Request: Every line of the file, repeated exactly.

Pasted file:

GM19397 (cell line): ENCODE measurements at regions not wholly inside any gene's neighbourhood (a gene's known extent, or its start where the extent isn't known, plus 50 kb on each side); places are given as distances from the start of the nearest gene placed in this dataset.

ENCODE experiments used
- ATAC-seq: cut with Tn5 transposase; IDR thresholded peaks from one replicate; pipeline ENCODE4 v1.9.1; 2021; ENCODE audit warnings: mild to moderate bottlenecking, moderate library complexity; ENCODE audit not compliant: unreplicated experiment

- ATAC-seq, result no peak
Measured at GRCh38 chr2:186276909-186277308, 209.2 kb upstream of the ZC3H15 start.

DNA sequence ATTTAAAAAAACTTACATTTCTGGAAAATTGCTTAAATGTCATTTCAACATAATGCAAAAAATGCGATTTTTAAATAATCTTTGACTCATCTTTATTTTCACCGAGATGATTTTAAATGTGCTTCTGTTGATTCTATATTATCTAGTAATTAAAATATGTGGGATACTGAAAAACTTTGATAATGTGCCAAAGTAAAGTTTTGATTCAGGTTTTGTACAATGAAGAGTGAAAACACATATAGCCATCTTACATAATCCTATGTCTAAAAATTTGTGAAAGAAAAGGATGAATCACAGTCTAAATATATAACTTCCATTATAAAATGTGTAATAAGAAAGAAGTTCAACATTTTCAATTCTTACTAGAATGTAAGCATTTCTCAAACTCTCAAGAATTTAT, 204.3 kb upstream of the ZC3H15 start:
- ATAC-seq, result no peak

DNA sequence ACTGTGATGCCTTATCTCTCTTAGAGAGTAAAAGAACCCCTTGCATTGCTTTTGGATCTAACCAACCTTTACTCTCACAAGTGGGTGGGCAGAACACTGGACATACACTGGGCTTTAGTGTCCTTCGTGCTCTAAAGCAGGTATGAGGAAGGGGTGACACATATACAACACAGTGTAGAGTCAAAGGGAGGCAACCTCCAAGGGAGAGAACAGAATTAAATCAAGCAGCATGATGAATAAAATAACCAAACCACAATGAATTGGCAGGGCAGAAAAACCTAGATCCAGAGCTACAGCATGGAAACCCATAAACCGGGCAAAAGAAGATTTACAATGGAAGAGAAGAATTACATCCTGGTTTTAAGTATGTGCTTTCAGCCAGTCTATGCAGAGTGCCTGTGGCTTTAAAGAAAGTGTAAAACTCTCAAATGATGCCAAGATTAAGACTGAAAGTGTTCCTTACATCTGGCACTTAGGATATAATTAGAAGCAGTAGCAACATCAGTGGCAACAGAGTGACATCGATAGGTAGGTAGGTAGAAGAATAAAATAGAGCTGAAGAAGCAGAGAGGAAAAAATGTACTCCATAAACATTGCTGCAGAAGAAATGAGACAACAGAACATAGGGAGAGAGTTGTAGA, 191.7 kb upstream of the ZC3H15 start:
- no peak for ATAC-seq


GM19397 (cell line): ENCODE measurements at regions not wholly inside any gene's neighbourhood (a gene's known extent, or its start where the extent isn't known, plus 50 kb on each side); places are given as distances from the start of the nearest gene placed in this dataset.

ENCODE experiments used
- ATAC-seq: cut with Tn5 transposase; IDR thresholded peaks from one replicate; pipeline ENCODE4 v1.9.1; 2021; ENCODE audit warnings: mild to moderate bottlenecking, moderate library complexity; ENCODE audit not compliant: unreplicated experiment

- ATAC-seq, result no peak
Measured at GRCh38 chr2:186276909-186277308, 209.2 kb upstream of the ZC3H15 start.

DNA sequence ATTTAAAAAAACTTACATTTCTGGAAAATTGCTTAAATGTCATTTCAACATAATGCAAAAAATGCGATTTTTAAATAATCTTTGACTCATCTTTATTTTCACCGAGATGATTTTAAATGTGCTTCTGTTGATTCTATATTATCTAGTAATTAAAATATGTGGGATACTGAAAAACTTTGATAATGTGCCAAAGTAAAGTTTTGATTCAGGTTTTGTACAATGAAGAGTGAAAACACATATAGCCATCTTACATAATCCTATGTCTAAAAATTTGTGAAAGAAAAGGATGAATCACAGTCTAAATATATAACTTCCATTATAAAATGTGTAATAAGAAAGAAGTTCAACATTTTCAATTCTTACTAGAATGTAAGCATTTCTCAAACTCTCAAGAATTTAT, 204.3 kb upstream of the ZC3H15 start:
- ATAC-seq, result no peak

DNA sequence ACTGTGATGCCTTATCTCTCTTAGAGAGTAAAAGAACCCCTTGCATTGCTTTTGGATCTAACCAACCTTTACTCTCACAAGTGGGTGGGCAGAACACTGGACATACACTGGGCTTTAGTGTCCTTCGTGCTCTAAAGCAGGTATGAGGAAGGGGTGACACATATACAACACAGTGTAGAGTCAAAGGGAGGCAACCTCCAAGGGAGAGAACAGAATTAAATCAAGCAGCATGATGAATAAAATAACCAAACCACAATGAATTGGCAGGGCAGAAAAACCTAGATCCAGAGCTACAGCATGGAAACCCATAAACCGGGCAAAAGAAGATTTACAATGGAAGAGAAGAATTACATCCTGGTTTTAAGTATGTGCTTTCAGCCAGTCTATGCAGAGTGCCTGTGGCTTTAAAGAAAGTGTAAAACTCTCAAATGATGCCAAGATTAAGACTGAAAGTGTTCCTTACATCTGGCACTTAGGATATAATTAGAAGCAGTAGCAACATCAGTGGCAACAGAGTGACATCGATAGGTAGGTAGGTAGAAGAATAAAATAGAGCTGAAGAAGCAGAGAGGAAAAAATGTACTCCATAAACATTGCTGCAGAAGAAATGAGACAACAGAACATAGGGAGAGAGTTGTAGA, 191.7 kb upstream of the ZC3H15 start:
- no peak for ATAC-seq